Americans spent more on health care than other countries and still lag in longevity, largely due to smoking and obesity. How much so was laid out by the National Institute on Aging, which estimated smoking caused 78% of the gap in life expectancy for women and 41% of the gap for men between the U.S. and other high-income countries (European Union, Australia and New Zealand, and Japan) in 2003.
Smoking was much more widespread 50 years ago in the U.S. than in Europe or Japan, the report states. Americans smoked more, and also more intensively. Consequences are still playing out in today's mortality rates. From 1950 to 2003, the gain in life expectancy at age 50 was 2.1 years lower among U.S. women compared with the average of nine other high-income countries (5.7 vs. 7.8 years gained, respectively).
Trend in highest recorded level of male life expectancy achieved versus trend in life expectancy in the United States. Data from Oeppen and Vaupel (2002) [Supplemental tables]; Human Mortality Database (http://www.mortality.org/ [accessed December 8, 2010]).
Because there appears to be a lag of two to three decades between smoking and its peak effects on mortality, how smoking will affect life expectancy can be predicted for the next 20 to 30 years. Life expectancy for men in the U.S. is likely to improve relatively rapidly in coming decades because of reductions in smoking in the last 20 years, the report says. For U.S. women, whose smoking behavior peaked later than men's, declines in mortality are apt to remain slow for the next decade.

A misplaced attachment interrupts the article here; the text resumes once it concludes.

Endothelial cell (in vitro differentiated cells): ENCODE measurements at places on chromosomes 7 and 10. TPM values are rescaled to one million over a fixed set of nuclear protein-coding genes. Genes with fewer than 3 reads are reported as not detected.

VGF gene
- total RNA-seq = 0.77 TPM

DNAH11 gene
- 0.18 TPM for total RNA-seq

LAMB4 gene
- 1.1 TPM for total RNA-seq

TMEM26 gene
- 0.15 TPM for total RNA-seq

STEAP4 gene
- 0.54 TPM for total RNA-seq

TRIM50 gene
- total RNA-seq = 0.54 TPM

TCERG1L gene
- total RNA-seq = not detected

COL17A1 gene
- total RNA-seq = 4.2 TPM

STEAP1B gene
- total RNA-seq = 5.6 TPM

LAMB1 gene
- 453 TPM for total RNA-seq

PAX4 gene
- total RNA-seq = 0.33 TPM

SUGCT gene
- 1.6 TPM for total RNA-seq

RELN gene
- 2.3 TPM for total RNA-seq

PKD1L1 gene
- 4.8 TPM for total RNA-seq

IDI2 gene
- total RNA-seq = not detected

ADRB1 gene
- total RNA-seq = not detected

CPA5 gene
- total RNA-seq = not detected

Trend in highest recorded level of female life expectancy achieved versus trend in life expectancy in the United States. Data from Oeppen and Vaupel (2002) [Supplemental tables]; Human Mortality Database (http://www.mortality.org/ [accessed December 8, 2010]).
Obesity may account for a fifth to a third of the shortfall of life expectancy in the U.S. relative to the other countries studied, although there is still a good deal of uncertainty in the literature regarding possible trends. For example, while lung cancer deaths are a reliable marker of the damage from smoking, no clear-cut marker exists for obesity.
Increasing obesity in the U.S. may offset the longevity improvements expected from reductions in smoking. However, recent data suggest that the prevalence of obesity in the U.S. has leveled off, and some studies indicate that the mortality risk associated with obesity has declined.
Lack of universal access to health care in the U.S. also has increased mortality and reduced life expectancy, the report says, though this is a less significant factor for those over age 65 because of Medicare. Available indicators for cancer and cardiovascular disease, the main causes of death at older ages, do not suggest that the U.S. health care system is failing to avert preventable deaths. In fact, cancer detection and survival appear to be better in the U.S. than in most other high-income nations, and survival rates following a heart attack also are favorable.
Over the last 25 years, life expectancy at age 50 in the U.S. has been rising, but at a slower pace than in many other high-income countries, such as Japan and Australia. This difference is particularly notable given that the U.S. spends more on health care than any other nation. The National Institute on Aging asked the National Research Council to examine evidence on its possible causes.